When news of Dragonfly surfaced in 2018 in a report on The Intercept, Google politicians and its own employees took it to task for compromising its principles. In a Senate Judiciary Committee hearing back in June 2019, the company stated it had “terminated” the project and that it had “no plans to launch Search in China.”

Given Big Tech’s globalist propensities and its desire to earn a quick buck, consequences be damned, its coddling of China illustrates its anti-nationalist outlook.

Lawmakers and journalists should continue placing the company under further scrutiny for its behavior.

 

Campaign 2020

The American Right Should Beware of Campaign Consultant Grifters

Some people want to make a quick buck with zero results to show for it.

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Heading into 2022 and 2024, America First operatives should be careful dealing with campaigns run by grifters. 

Patrick Clerbune of VDARE put out an informative post that serves as a warning to all about the rampant corruption within Republican political consultant outfits. 

He highlighted a Washington Post piece detailing how donors gave more than $8 million to Kim Klacik, a black woman running as a Republican candidate in Maryland’s 7th district. In reality, the money donated to Klacik’s campaign went straight to the fat pockets of political consultants who knew full well that she couldn’t win.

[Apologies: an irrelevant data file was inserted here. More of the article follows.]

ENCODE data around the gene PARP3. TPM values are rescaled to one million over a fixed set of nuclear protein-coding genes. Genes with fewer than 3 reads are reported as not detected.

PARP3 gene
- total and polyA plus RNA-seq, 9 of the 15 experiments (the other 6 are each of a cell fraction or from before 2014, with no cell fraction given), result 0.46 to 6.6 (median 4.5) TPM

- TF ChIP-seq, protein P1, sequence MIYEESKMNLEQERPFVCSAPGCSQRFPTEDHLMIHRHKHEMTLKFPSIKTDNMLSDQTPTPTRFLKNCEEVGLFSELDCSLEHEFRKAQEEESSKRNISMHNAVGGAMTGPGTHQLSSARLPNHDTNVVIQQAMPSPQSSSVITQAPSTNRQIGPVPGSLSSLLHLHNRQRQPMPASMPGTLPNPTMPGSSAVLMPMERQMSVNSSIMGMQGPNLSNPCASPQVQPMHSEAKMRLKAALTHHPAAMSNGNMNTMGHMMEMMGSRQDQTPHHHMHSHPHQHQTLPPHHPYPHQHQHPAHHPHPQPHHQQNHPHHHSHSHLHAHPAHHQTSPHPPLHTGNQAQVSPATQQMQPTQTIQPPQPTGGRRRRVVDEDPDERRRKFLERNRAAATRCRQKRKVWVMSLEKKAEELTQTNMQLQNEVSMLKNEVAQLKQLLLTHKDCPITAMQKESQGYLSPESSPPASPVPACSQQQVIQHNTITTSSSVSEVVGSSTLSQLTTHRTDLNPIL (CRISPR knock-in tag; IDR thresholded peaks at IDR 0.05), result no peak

The Post went into further detail about this naked grifting opportunity:

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Her campaign is an example of how some consulting firms are profiting handsomely from Republican candidates who have robust appeal in today’s politically charged environment…

By the end of Klacik’s campaign, she would raise a staggering $8.3 million and pay nearly $3.7 million of it to Olympic Media, according to campaign finance filings.

For political veterans, this is nothing new under the sun. Political consultant parasites such as Karl Rove are notorious for enriching themselves by running failed campaigns and diverting resources from actual winnable races. Rove was also involved in the Georgia Senate dumpster fire, where the GOP dropped a whopping $1 billion and still ended up losing both seats. 

Pointing out how the managerial state is detrimental to all Americans, especially minorities, is one thing. But using failed ethnic pandering and running campaigns in districts that can never be won by Republicans is another. 

In the aforementioned case, Maryland’s 7th district has never gone Republican in its history and was the long-time home of Elijah Cummings from 1996 until his death in 2019. Democrat challenger Kweisi Mfume completely obliterated Klacik 74 to 25 in the 2020 general election. 

Intelligent nationalists would be wise to recognize that certain races are lost causes, which drain resources that could otherwise be allocated towards winnable campaigns. A large degree of skepticism should always be directed towards the political consultant class. Their money-making model does not always translate into electoral success.